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So You Want To Be A Real Estate Agent?

It’s time for some real talk.  A good friend shared this story and explanation that I needed to pass along to you.

Last weekend over tea at an outdoor cafe, my friend Christine dropped the news.

“John, I told you that I have been studying for the California real estate exam,” she said. “Well, I just got my test date, October 18th!”

“That’s cool. What are you going to do with it?”

“I’m thinking about becoming a real estate agent,” she said. “But maybe not right away. I’m thinking that I can buy and sell properties for myself to get some experience in the business and to save money. What do you think?”

I told her it’s a bad idea.

“I’ve watched the way you get to know everyone at a party and I know you’re smart. You would be great in real estate, but passing the exam does not prepare you for the real world. You can’t afford to use yourself as a test case.”

Here are just a few facts:
-Buying or selling a home is a business transaction involving hundreds of thousands, if not millions, of dollars. There’s too much money at stake to leave the job to a newbie.
-Buying and selling is an emotion-charged experience. It’s hard to be objective when it is your own home. You need a professional advisor to approach the transaction rationally.
-If saving money is your goal, you could hire an attorney to draw up the contract. But buying a home involves so much more than paperwork!

A good agent will provide far more value than the cost of their fee. A good agent knows:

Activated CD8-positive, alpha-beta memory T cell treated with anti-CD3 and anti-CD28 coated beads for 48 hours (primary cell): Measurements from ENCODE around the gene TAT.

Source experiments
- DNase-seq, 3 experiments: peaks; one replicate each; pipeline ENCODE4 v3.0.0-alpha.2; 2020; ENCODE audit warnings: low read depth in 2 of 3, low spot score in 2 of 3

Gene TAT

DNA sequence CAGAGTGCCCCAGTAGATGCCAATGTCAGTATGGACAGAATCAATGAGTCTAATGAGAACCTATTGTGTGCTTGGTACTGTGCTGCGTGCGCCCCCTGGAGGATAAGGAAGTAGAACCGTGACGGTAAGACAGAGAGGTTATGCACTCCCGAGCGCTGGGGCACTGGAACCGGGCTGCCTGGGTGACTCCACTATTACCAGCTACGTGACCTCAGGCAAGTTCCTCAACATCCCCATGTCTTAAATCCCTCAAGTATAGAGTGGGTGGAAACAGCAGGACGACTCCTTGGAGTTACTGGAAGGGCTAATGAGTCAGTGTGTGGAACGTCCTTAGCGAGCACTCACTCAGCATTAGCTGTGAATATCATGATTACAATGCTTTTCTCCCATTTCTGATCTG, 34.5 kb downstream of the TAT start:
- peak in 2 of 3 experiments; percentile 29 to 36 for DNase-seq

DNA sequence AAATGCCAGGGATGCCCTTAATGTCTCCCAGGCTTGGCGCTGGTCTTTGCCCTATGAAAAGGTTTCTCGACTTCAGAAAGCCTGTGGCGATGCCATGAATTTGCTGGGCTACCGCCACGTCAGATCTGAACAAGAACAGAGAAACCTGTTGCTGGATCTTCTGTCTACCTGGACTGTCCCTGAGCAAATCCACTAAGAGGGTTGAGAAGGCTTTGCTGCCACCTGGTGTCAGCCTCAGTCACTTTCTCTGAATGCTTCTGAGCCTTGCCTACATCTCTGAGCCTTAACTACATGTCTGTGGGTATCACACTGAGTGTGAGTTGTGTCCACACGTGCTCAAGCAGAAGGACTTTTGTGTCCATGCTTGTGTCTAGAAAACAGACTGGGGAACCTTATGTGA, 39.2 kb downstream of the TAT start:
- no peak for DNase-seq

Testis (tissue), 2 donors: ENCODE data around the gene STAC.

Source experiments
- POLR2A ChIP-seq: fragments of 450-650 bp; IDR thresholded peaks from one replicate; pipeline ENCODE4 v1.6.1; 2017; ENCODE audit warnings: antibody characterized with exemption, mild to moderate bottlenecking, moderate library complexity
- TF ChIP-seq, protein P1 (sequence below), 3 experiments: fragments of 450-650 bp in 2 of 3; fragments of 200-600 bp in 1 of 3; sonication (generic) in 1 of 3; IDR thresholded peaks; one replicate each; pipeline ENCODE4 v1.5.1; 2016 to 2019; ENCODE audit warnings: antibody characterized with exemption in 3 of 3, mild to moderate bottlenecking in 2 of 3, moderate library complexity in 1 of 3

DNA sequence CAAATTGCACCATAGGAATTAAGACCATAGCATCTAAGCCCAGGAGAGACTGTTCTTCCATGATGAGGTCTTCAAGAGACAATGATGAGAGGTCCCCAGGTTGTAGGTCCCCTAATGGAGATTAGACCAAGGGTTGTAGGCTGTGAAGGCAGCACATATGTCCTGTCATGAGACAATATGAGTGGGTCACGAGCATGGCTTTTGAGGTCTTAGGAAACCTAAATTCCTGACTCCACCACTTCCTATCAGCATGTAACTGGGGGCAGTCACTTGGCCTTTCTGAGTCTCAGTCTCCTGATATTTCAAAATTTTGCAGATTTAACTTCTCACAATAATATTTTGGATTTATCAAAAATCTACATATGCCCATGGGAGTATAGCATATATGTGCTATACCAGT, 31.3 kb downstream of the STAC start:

Prices and Values
–Zillow’s value “Zestimate” has made a lot of people believe that they know the value of any property. It’s not so simple. These estimates are fun to track but famously inaccurate. If you follow the Zestimate in pricing your home, you could be leaving money on the table, or grossly overpaying for your next home. A good agent studies the market every day and stays current on what else is and is not selling in the area.

–The character of a neighborhood and the values of homes can change subtly or dramatically from block to block. It’s the subtleties that are hard to notice.

Due Diligence
–A good agent can advise you on the full complement of right inspections and investigations that are available to you, so that you have better knowledge about what you are buying.

Players In The World of Real Estate
–A good agent knows the competitive landscape, including the other agents and their clients. An agent can also introduce you to a wide range of professionals such as mortgage brokers, inspectors, escrow officers, architects, general contractors, structural engineers, etc., who can help you in buying and selling.

–An experienced agent negotiates every day. Their expertise can save you much more than their fee. And an agent, as a third party, can remain cool through heated negotiations.

Counsel and Advice
–A good agent can help you explore and evaluate various real estate opportunities that you may not have known about, including off-market properties. The decision ultimately is yours, but an agent should complement your own knowledge and insight, and be a true partner and sounding board in your analysis of buy and sell decisions.

Navigating the escrow process
–A good agent knows the various ways that a deal can break apart after the contract is signed.

We hire professionals for all kinds of much less expensive matters, everything from cutting our hair to servicing our cars. Why would one NOT use an agent for a home transaction?

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